Not a disease, Cottonwood seed.
Turf doesn't die in straight lines.  Pythium?  Definitely Anthracnose!
Pythium starts low in the turf canopy.
This got me thinking of all the ways we lose turf during summer stress.  Here are just a few examples.
Tree's competing with turf for moisture.
Hydrophobic soils.
Malfunctioning sprinkler heads.
So what are we doing to minimize turf losses on your golf course.   First we prepared fairway turf for the stress of summer by aerifying earlier this spring and we are hoping our calendar based spray schedule will carry us through stressful times. Secondly, as we were unable to complete greens aerification due to excessive heat, greens were "vented" to allow for air exchange in the soil root zone.  Third, where we have control over moisture, sprinklers in all wet areas have been turned off or irrigation time reduced.  Greens are being hand watered to apply water to only where it is needed.  Greens are being monitored for moisture levels and disease development.  The sprayers are standing ready to roll on short notice.  Maintenance practices that cause plant stress have been curtailed until more favorable weather conditions return.

Lets pray for cooler days ahead.  _Mk

Tuesday, July 12, 2011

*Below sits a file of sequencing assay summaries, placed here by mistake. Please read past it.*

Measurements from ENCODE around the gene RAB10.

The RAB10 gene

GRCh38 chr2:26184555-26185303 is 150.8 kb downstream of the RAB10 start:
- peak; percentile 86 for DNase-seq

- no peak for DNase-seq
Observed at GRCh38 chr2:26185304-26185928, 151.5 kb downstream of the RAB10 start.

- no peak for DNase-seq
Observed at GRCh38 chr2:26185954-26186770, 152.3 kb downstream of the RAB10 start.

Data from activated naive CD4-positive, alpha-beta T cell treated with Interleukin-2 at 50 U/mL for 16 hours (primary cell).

Jury Duty

After living in Wood County for twenty six years, the long arm of the law finally caught up with me and served me with a summons to serve as a juror.  As an American, this is always something I've wanted to do as a part of my civil duty.  I'm honored, nervous and excited to be a part of the process and pray we as jurors don't have to solve anything like the Casey Antony trail.

C'mon Man!

Come on man!  The last time I checked our play schedule there wasn't a high stakes US Open like golf championship being played here.  Even in a match I would bet your competitor would grant you relief in some form.

Divot on our seventh green collar.

There are several areas on the course that are now too close to adjacent landing areas, such as the eleven green, where I've noted large divots almost on the putting surface. 

Technology has replaced the need for swing skill mechanics IMHO. 

What ever happened to "care for the course," be it yours or one you are visiting? Move the ball for pete's sake, its only a game.  With a drive this errant, I doubt moving the ball a couple of feet to the left would greatly affect the outcome of the second shot.

Thursday, July 7, 2011

Seeding vs. Sod

I've been asked why I don't resod the winter damaged sections on our sixteenth green (and others) using the sod that we are growing on our nursery green?  After all, it is a nursery green, right!

My quick and simple answer is this; the soil used to construct the top two inches of that putting green is to put it mildly, very poor.  So poor in fact that I don't care to move it to out onto the course creating a second more visible problem for myself.